Policing vulnerable groups study follows Coleg Cymraeg scholarship award

11 May 2020

A student from Aberystwyth University has won a Welsh language scholarship to research the policing of vulnerable groups.

Demi John, who comes from Penderyn in the Cynon Valley, will be doing her PhD research in criminology at the University’s department of law. Her doctorate will look at policing those who are susceptible to harm in Wales. Last year, Demi, who is in the third year of her undergraduate degree, won an award for studying through the medium of Welsh in the University’s St David’s Day awards.

She will be conducting her research at a time when the expertise in the University is developing under the leadership of the new head of the law department, Professor Emyr Lewis.

Demi John, who attended Ysgol Rhydywaun in Aberdare before going to study in Aberystwyth, commented:

“It’s a special feeling to win the scholarship because it gives me the chance to return to Aberystwyth to study a subject I really believe in. I have written a dissertation as part of my degree about the police and the work they do with vulnerable people. Gaining the scholarship means I can conduct further research.

“I volunteer as a constable locally so I have been out and seen what’s happening on the streets. From what I see, the police have difficulty dealing with vulnerable people, such as those with mental health problems. I wanted to research how that work impacts on the police. Through my research, I hope to be able to raise awareness of these issues among other agencies.”

As well as Demi John’s criminology PhD. Aberystwyth University has won two other Coleg Cymraeg scholarships, one shared between the International Politics Department and the Business School and the other in Vetinarary Studies. These other scholarships will be advertised in due course.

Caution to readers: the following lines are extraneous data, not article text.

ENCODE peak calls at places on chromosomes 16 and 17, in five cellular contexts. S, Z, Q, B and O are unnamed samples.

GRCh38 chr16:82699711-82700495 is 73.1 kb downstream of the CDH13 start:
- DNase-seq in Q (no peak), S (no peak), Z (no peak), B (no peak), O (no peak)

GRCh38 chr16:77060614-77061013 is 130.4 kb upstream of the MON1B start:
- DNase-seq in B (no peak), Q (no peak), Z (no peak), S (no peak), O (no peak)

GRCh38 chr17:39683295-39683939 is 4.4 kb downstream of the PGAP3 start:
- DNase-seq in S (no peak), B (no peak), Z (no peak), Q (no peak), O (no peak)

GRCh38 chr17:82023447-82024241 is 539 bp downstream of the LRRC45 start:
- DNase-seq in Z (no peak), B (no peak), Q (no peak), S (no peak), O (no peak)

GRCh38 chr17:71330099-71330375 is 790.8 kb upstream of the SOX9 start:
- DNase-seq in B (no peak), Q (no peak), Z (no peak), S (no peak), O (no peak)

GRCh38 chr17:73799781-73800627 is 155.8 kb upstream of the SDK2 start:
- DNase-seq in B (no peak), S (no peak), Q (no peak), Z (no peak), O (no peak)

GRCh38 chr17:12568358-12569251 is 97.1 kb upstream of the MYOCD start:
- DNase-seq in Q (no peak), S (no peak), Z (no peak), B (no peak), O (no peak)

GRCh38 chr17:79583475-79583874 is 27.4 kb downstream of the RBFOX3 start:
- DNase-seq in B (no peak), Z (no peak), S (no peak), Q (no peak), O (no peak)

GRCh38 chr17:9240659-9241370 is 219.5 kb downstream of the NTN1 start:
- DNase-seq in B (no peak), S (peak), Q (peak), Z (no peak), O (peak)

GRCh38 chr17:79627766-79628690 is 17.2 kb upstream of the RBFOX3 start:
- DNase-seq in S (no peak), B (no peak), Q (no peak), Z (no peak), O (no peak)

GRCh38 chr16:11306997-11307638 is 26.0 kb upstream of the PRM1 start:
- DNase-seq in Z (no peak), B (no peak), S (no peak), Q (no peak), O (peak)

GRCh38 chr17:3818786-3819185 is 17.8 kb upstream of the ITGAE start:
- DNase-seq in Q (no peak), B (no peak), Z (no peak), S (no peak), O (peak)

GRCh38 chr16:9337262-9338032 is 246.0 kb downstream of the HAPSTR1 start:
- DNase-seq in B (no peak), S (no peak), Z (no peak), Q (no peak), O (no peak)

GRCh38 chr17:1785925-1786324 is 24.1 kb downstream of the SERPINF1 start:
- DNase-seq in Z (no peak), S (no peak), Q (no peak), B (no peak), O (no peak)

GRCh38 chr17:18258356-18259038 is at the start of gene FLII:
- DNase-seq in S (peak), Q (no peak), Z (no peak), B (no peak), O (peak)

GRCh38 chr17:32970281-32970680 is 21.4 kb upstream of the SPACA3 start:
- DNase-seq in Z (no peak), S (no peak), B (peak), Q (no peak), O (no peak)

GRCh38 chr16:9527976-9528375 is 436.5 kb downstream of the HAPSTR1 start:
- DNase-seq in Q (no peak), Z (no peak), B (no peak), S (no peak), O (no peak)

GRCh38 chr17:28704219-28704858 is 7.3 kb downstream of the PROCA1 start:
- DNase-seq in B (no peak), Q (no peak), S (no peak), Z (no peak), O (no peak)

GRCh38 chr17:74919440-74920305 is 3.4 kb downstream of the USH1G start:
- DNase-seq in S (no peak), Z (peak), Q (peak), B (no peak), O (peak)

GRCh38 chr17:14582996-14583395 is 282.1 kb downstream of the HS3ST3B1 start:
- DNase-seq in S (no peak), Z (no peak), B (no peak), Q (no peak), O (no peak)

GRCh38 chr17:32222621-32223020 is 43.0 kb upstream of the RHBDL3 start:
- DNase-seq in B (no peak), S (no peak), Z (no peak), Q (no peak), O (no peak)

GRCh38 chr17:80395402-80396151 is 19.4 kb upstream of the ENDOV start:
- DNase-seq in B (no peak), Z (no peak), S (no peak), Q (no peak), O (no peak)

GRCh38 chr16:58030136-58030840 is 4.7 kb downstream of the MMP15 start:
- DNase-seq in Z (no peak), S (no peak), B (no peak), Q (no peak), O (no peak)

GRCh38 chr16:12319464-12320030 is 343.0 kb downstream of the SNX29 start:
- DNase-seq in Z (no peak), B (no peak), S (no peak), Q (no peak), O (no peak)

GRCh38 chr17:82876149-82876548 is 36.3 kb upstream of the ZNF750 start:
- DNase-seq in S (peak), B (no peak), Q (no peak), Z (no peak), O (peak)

Dr Anwen Jones, Pro Vice-Chancellor at Aberystwyth University, added:

“We would like to congratulate Demi on her success, we are very pleased that such a talented student has chosen to study for her doctorate in Aberystwyth. The criminology scholarship builds on the very important work of the department looking at people’s welfare and disadvantaged and under-threat groups as part of the Dewis project. Certainly, the research will add to the expertise in the department considering these vital questions. Promoting quality research is vital to us as an institution and that was reflected in the most recent Research Excellence Framework which judged that 95% of the research work presented met or exceeded an international quality.

“More generally, the three additional doctorates awarded by the Coleg Cymraeg mean new provision which is relevant to Wales and the Welsh language across a wide range of key areas. It’s a sign of the University’s commitment to provision through the medium of Welsh in new fields, something which is a strategic goal for us. We work closely with the Coleg Cymraeg across our undergraduate and postgraduate programmes in order to promote Welsh medium higher education and we are grateful for the support for the development of learning though the medium of Welsh which is relevant to the needs and agenda of modern Wales.”